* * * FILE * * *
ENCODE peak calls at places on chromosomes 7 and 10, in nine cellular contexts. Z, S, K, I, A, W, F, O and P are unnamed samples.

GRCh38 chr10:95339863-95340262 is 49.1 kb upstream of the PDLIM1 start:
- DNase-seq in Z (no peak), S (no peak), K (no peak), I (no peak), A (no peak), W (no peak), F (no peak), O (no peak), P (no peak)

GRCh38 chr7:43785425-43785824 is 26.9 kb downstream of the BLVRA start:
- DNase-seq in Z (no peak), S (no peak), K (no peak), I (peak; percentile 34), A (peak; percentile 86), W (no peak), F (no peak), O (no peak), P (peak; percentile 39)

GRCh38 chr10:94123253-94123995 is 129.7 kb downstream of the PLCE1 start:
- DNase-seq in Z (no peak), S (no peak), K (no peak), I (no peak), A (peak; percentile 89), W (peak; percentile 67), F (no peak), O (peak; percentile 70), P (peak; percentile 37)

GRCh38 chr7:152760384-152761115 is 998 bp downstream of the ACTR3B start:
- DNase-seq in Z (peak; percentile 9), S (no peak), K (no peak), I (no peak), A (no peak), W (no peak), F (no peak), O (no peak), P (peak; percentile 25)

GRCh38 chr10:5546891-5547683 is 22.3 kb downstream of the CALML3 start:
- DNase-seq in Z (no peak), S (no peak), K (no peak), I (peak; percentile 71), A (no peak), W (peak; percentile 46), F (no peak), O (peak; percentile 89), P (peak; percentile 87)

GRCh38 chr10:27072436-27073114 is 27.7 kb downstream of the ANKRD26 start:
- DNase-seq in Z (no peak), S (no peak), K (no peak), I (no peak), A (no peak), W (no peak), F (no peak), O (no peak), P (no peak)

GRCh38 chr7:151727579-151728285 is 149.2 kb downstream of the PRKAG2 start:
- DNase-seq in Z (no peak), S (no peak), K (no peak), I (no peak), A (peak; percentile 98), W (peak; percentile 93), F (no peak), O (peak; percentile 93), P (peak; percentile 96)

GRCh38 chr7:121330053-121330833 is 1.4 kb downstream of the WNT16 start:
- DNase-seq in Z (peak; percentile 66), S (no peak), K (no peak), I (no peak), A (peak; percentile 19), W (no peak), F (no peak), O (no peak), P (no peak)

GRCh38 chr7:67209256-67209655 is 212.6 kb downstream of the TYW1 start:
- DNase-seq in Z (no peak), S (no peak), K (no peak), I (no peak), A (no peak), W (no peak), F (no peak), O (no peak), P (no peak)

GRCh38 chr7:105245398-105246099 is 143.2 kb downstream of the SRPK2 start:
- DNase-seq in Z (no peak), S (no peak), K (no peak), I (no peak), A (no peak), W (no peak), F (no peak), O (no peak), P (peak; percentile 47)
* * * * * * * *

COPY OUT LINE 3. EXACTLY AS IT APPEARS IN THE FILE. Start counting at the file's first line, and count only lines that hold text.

- DNase-seq in Z (no peak), S (no peak), K (no peak), I (no peak), A (no peak), W (no peak), F (no peak), O (no peak), P (no peak)